If you want a seven-seat SEAT, your only option up to now has been the Alhambra MPV. Sliding doors aside it’s about as sensible as a pair of slippers – but with the new Tarraco you can now have all that practicality wrapped up in a proper, chunky SUV.
It’s the third SUV to join the Spanish firm’s range; two years ago SEAT didn’t have a single crossover in it’s line-up. It sits at the top above the Arona and Ateca, and rivals cars like the Skoda Kodiaq, Kia Sorento and Nissan X-Trail.
In fact, it shares a lot with the Skoda; it sits on the same MQB platform, comes with seven seats, and powered by the same range of petrol and diesel engines. It’s even offered with four-wheel drive if you need it.
Like the Skoda, it’s also very spacious: the 700-litre boot is about the biggest in this class, and it offers a maximum load bay of 1,775 litres if you drop all of the seats. That third row, like all of the Tarraco’s rivals, is pretty tight for space and only really suitable for smaller children.
Up front, the Tarraco takes on a new look for SEAT and centres around a new floating eight-inch display. In truth it looks like a bit of an afterthought; SEAT’s current integrated display, like you’ll find in the Ateca, looks slicker and more cohesive.
Sure, the screen is responsive, bright and has all the appropriate smartphone connectivity, but it does look as if it’s been bolted on to the dash at the last minute. As for the rest of cabin it’s well built, sturdy and packed with kit even in middling SE Technology spec. These models get climate control, sat-nav, 18-inch alloy wheels and privacy glass as standard. Final pricing and specification are yet to be finalized but you can expect to pay around £30,000 for an example like ours.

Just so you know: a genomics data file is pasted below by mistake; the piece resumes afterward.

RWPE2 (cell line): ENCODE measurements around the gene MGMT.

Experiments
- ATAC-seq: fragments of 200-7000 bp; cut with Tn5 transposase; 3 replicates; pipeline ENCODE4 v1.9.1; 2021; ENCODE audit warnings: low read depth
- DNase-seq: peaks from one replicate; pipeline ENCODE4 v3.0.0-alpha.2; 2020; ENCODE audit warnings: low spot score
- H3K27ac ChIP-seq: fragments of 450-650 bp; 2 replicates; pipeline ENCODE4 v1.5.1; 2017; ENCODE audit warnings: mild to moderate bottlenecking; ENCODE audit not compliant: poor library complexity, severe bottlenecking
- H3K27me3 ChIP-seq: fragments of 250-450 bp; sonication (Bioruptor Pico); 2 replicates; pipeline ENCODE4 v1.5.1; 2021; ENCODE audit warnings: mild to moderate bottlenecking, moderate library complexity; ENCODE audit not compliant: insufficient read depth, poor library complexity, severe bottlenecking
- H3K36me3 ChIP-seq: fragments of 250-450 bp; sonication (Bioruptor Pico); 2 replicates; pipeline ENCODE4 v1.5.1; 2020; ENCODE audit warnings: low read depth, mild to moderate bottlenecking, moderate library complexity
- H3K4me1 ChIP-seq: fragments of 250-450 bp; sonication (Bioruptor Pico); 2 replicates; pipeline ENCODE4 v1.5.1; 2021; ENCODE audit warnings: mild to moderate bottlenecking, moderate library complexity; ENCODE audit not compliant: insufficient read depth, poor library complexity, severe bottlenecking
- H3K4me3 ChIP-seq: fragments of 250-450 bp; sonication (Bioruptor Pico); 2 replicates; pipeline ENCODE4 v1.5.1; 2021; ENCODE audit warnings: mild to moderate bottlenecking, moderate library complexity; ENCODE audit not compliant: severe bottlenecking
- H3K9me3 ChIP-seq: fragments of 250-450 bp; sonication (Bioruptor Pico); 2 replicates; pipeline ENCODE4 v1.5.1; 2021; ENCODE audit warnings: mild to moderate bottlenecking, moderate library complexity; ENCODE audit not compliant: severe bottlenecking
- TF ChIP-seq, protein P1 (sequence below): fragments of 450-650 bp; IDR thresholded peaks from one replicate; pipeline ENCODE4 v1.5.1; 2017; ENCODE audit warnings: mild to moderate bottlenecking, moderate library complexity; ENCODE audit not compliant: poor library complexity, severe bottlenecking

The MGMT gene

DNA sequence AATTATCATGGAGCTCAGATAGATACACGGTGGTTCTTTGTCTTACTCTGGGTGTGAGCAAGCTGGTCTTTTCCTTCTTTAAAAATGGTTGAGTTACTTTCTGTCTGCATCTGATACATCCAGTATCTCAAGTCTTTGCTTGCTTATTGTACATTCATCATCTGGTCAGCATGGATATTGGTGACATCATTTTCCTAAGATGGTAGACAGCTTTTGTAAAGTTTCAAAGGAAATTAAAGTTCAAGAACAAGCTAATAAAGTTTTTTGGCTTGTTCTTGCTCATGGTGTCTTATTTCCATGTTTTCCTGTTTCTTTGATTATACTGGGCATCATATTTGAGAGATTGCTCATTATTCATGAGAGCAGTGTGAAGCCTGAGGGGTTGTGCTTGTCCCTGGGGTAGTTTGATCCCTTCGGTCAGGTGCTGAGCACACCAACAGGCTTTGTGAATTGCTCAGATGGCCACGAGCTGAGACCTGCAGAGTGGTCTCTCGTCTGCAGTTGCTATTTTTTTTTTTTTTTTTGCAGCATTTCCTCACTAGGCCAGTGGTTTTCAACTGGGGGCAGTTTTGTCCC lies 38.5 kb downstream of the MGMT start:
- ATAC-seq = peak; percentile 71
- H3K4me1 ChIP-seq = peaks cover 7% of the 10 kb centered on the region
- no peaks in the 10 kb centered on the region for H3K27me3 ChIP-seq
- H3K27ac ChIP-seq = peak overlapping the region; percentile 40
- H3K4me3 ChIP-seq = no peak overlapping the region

Engine options are made up of two petrol and two diesel units. A 148bhp 1.5-litre turbo kicks off the range, with a more potent 187bhp 2.0-litre version sitting above it. The 2.0-litre diesel is also available in 148bhp or 187bhp outputs.
The 1.5-litre petrol is familiar and the same engine you’ll find in the SEAT Ateca and Arona ranges – as well as various VW and Skoda products. And, as with all of those models, it’s a very smooth, quiet and refined motor.
However, due to the sheer size of the Tarraco – it’s 38mm longer than a Kodiaq – it does struggle slightly when tackling inclines and slower corners. Developing only 250Nm of torque means you have to work the engine to make real progress, but hooked up to a snappy six-speed manual gearbox does add an extra degree of engagement.
The engine can be paired with SEAT’s 4Drive all-wheel drive system and a DSG auto, but due to the extra weight these add (around 110kg), you’re probably better off with the 148bhp 2.0-litre diesel and the more punchy 340Nm of torque is delivers. You immediately notice the extra degree of urgency this engine brings, especially at lower revs. So if you’re planning on carrying a family of seven, that extra grunt will be invaluable.
As far as SUVs are concerned, the Tarraco is one of the better seven-seaters to drive – although how much that is likely to matter to potential customers is debatable. Nevertheless, the steering is responsive and brings quick changes of direction. Body roll is well controlled, thanks in part to the SEAT being around 20mm lower than a Kodiaq.
Our car also felt pretty comfortable, due largely to the SE Tech’s sensibly sized 18-inch alloy wheels. The Tarraco soaks up road imperfections – and the long suspension travel means a soft and cushioned ride and all speeds. SEAT’s Adaptive Chassis Control (ACC) is an option on lower spec cars and standard on higher-end models, but on a seven-seat SUV it’s about as useful as windscreen wipers on a submarine.
The Tarraco is a perfectly comfortable and practical family SUV, but devoid of any real unique selling point. Where the Kodiaq stands out because of its ‘Simply Clever’ touches – such as the hidden umbrella in the doors, ice scraper behind the fuel filler cap and door protectors which pop out to avoid dents and scrapes in the car park – the SEAT fades into the background.
It may not seem like much, but in such a busy and crowded market it’s the small things that count.